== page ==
This heterogenous wave of rejection of establishment politics and austerity policies, that could be labelled “anti-austerity”, has wiped out Labour in Scotland, one of its historic heartlands, and now installed as leader someone who is not part of the Labour establishment machine.
A crisis of control?
One way to see the defeat of Labour in Scotland, and Corbyn’s election as leader, is as a chapter in the crisis of social democracy as a method of ruling and controlling the working class, a means of co-opting it into, and tying it to, the political system that administers and protects capitalism.
Social democracy didn’t start out as a mechanism of control, but as an attempt by European workers’ organisations (trade unions, co-operatives, etc) in the late 19th century to give themselves a voice in parliament. Then the labour movement’s parliamentary representatives joined pro-capitalist governments (e.g in France from the 1890s and the UK from the 1920s), voted for murderous imperialist wars (across Europe in 1914 and subsequently) and bargained and compromised with their opposite numbers in openly capitalist parties.
After the second world war, social democracy was a key element in the Keynesian deal that guaranteed power to capital, and improved living conditions, and the welfare state, to workers in the richer European countries. This was social democracy’s heyday as a mechanism for subordinating those workers’ political aspirations to the capitalist state. From the 1980s, the Keynesian deal was superceded by “neo-liberalism” (a catch-all term I don’t much like, covering globalisation, a new stage in the domination of financial capital, and the offensive against the welfare state and what workers had gained) – and in the UK, social democracy morphed into its openly anti-working-class, pro-war Blairite form.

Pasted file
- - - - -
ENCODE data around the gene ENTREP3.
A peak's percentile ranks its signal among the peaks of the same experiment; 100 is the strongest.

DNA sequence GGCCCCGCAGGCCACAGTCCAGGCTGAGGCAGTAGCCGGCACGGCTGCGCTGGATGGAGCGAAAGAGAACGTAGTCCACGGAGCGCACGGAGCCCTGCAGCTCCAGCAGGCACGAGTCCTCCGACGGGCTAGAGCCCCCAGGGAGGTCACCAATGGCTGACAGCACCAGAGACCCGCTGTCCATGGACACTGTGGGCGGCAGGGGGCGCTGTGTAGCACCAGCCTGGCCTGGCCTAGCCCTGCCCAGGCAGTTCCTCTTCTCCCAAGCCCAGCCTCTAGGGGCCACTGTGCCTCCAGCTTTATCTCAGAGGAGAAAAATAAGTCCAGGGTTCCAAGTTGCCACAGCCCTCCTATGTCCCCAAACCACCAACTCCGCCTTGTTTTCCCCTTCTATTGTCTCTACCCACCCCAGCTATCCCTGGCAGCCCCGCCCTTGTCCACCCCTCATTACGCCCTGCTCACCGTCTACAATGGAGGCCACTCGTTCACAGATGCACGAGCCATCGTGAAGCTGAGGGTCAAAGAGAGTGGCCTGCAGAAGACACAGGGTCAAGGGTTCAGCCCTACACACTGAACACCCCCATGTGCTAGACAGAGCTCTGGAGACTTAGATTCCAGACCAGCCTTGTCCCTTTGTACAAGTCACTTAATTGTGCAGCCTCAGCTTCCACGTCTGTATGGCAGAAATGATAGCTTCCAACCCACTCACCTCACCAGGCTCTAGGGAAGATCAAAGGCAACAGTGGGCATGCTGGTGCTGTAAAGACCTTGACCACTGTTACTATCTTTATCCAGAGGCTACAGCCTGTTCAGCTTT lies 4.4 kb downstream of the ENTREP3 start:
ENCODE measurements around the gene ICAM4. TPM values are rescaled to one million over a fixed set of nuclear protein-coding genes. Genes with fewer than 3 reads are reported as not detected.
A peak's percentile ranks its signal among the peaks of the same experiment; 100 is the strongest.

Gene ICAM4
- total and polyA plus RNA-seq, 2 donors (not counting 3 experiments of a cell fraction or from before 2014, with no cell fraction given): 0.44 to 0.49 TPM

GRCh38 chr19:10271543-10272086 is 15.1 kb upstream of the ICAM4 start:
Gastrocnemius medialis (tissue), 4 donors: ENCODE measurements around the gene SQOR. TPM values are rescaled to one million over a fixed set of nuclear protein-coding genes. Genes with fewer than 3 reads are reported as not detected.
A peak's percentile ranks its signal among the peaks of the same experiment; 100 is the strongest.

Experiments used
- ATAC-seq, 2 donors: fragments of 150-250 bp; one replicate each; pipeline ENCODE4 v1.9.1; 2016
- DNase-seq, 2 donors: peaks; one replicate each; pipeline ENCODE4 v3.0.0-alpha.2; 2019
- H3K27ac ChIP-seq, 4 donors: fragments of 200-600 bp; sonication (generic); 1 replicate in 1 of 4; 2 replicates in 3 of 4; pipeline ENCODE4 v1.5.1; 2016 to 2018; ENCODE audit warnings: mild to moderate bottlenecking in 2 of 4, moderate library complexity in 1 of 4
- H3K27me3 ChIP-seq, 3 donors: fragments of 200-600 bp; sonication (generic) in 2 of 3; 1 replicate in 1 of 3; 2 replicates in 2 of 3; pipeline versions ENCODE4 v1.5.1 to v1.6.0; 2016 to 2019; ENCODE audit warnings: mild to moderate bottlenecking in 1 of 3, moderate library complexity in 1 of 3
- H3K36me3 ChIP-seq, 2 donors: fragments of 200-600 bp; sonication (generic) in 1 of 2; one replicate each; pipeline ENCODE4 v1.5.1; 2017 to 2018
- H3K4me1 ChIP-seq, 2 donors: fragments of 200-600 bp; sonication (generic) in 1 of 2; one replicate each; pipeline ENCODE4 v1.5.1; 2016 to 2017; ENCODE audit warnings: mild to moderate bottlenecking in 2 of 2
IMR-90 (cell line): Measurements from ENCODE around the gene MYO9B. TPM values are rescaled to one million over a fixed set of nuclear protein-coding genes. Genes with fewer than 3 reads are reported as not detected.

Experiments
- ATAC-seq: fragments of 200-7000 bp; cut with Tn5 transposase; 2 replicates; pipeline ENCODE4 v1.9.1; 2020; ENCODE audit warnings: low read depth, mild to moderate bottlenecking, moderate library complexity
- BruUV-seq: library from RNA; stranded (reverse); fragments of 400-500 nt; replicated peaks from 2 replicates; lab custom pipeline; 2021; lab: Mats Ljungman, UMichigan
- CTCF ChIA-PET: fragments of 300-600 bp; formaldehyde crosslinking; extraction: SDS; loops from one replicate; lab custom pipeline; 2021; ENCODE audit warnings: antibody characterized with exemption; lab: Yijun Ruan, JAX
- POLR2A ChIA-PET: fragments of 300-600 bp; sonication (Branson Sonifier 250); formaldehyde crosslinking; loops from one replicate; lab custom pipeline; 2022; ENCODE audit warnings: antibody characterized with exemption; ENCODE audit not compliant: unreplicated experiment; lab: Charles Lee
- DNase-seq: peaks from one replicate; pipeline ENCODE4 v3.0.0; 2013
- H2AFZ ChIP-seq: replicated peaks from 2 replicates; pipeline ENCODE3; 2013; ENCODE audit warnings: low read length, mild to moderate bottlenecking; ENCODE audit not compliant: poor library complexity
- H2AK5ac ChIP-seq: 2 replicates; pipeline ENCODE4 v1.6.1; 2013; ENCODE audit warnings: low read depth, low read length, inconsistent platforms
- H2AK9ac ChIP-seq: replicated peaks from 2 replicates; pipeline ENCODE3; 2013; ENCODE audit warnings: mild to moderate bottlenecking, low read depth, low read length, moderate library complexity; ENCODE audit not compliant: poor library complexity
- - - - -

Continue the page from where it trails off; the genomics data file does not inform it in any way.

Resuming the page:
Then came the 2008-09 economic crisis, which seemed to be a break in (or even an end to?) the “neo-liberal” stage. Internationally, capitalism is thrashing around for a new political order. I don’t know what’s coming next, but it will not be a return to Keynesianism. And that means that in the richer European countries such as the UK, retrieving that post-war deal for the working class is not possible. A return to “old Labour” is an illusion. Social democracy can not go back to being what it was.